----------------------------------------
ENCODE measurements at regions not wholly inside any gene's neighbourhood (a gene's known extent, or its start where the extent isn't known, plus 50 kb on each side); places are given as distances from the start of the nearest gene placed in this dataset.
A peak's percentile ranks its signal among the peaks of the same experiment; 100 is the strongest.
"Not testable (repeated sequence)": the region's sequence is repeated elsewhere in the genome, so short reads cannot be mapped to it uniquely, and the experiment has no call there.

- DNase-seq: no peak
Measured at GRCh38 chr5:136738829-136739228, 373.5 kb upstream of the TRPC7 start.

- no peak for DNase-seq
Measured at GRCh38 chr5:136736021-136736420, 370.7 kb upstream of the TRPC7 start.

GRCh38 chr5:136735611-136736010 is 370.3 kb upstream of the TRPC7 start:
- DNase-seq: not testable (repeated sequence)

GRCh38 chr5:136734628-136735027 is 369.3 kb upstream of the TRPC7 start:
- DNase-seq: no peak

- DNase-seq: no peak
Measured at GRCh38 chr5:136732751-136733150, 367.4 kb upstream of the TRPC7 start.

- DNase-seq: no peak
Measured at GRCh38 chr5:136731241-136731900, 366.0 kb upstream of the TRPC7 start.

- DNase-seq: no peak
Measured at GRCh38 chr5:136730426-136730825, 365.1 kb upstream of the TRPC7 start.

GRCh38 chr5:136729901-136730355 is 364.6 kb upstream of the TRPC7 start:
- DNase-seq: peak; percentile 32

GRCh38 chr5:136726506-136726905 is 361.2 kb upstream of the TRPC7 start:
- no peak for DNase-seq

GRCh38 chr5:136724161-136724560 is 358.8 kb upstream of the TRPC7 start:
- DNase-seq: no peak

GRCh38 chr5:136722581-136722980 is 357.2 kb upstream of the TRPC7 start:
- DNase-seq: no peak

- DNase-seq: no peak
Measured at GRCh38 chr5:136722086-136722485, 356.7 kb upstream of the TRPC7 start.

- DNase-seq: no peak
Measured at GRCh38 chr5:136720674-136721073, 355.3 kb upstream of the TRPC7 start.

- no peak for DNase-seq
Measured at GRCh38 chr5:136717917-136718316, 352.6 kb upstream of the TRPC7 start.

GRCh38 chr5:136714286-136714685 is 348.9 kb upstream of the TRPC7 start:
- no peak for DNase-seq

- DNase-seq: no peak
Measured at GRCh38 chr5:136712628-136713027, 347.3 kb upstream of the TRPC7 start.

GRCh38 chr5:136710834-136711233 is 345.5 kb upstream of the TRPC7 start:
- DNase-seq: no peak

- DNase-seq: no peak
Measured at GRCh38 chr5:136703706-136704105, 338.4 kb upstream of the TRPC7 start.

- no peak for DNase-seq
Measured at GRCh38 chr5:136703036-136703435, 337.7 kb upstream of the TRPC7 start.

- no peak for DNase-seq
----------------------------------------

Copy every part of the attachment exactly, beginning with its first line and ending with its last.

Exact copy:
ENCODE measurements at regions not wholly inside any gene's neighbourhood (a gene's known extent, or its start where the extent isn't known, plus 50 kb on each side); places are given as distances from the start of the nearest gene placed in this dataset.
A peak's percentile ranks its signal among the peaks of the same experiment; 100 is the strongest.
"Not testable (repeated sequence)": the region's sequence is repeated elsewhere in the genome, so short reads cannot be mapped to it uniquely, and the experiment has no call there.

- DNase-seq: no peak
Measured at GRCh38 chr5:136738829-136739228, 373.5 kb upstream of the TRPC7 start.

- no peak for DNase-seq
Measured at GRCh38 chr5:136736021-136736420, 370.7 kb upstream of the TRPC7 start.

GRCh38 chr5:136735611-136736010 is 370.3 kb upstream of the TRPC7 start:
- DNase-seq: not testable (repeated sequence)

GRCh38 chr5:136734628-136735027 is 369.3 kb upstream of the TRPC7 start:
- DNase-seq: no peak

- DNase-seq: no peak
Measured at GRCh38 chr5:136732751-136733150, 367.4 kb upstream of the TRPC7 start.

- DNase-seq: no peak
Measured at GRCh38 chr5:136731241-136731900, 366.0 kb upstream of the TRPC7 start.

- DNase-seq: no peak
Measured at GRCh38 chr5:136730426-136730825, 365.1 kb upstream of the TRPC7 start.

GRCh38 chr5:136729901-136730355 is 364.6 kb upstream of the TRPC7 start:
- DNase-seq: peak; percentile 32

GRCh38 chr5:136726506-136726905 is 361.2 kb upstream of the TRPC7 start:
- no peak for DNase-seq

GRCh38 chr5:136724161-136724560 is 358.8 kb upstream of the TRPC7 start:
- DNase-seq: no peak

GRCh38 chr5:136722581-136722980 is 357.2 kb upstream of the TRPC7 start:
- DNase-seq: no peak

- DNase-seq: no peak
Measured at GRCh38 chr5:136722086-136722485, 356.7 kb upstream of the TRPC7 start.

- DNase-seq: no peak
Measured at GRCh38 chr5:136720674-136721073, 355.3 kb upstream of the TRPC7 start.

- no peak for DNase-seq
Measured at GRCh38 chr5:136717917-136718316, 352.6 kb upstream of the TRPC7 start.

GRCh38 chr5:136714286-136714685 is 348.9 kb upstream of the TRPC7 start:
- no peak for DNase-seq

- DNase-seq: no peak
Measured at GRCh38 chr5:136712628-136713027, 347.3 kb upstream of the TRPC7 start.

GRCh38 chr5:136710834-136711233 is 345.5 kb upstream of the TRPC7 start:
- DNase-seq: no peak

- DNase-seq: no peak
Measured at GRCh38 chr5:136703706-136704105, 338.4 kb upstream of the TRPC7 start.

- no peak for DNase-seq
Measured at GRCh38 chr5:136703036-136703435, 337.7 kb upstream of the TRPC7 start.

- no peak for DNase-seq